James Marion Sims is considered to be the “father of gynaecology” for the contributions of his research to understanding the anatomy of the vagina and developing techniques that became the basis of modern vaginal surgery. His research in treating vesicovaginal fistula between 1845 and 1849 was based on experimental surgeries on Black slave women without anaesthesia; once successful methods were developed, he then treated white women with the condition. Although under modern-day ethics these actions are unacceptable, some people, such as L. Lewis Wall, continue to defend his methods because they conformed to standard medical practices at the time and have improved the quality of life of many women since then. Until April 2018, a statue of him stood in New York, removed only after people learned the true circumstances of his work and campaigned for its removal. Several medical terms and tools, such as the Sims’ position and Sims’ speculum, are still named after him. It seems that Sims is still celebrated, whilst the names and lives of most of the slave women he experimented on are lost to history.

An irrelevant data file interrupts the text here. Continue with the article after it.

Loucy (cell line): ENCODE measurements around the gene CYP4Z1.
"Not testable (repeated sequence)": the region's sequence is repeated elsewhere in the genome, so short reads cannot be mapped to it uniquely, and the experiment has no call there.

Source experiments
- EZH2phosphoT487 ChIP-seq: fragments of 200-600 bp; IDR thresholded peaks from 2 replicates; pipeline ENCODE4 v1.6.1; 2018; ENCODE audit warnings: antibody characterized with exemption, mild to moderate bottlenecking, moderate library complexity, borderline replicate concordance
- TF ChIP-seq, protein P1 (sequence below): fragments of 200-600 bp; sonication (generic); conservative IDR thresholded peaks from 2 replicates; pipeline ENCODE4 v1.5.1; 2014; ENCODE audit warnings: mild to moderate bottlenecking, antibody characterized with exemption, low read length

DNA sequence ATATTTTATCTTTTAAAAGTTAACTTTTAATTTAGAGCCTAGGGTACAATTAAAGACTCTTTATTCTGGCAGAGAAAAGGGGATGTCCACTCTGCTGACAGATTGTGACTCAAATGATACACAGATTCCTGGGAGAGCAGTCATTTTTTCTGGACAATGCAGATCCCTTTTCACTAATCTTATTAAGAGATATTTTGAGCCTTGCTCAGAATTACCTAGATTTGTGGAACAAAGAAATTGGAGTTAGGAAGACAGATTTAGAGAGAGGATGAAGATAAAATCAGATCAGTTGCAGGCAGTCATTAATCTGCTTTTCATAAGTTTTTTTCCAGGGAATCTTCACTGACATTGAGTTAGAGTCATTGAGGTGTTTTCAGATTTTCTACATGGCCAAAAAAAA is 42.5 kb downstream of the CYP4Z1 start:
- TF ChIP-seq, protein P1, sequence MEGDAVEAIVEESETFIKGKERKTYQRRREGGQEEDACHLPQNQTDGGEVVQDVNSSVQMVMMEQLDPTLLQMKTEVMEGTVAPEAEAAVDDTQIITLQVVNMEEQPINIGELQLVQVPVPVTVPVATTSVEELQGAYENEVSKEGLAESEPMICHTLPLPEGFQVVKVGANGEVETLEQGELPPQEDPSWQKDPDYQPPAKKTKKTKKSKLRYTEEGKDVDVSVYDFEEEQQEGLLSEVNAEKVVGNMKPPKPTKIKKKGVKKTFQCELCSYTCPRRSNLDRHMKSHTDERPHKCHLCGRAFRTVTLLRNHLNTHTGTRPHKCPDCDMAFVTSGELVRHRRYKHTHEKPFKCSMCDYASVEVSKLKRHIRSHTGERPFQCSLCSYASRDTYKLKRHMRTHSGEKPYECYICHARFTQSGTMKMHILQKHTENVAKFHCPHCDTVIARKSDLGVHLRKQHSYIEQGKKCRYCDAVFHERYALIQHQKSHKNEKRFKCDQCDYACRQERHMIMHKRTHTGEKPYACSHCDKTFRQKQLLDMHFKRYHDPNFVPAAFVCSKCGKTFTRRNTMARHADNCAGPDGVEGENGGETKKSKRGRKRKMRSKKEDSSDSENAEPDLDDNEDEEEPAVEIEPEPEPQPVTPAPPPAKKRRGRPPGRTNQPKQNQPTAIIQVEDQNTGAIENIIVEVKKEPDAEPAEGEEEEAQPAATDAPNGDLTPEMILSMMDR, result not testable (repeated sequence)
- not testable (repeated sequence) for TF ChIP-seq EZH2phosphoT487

The Tuskegee Syphilis Experiment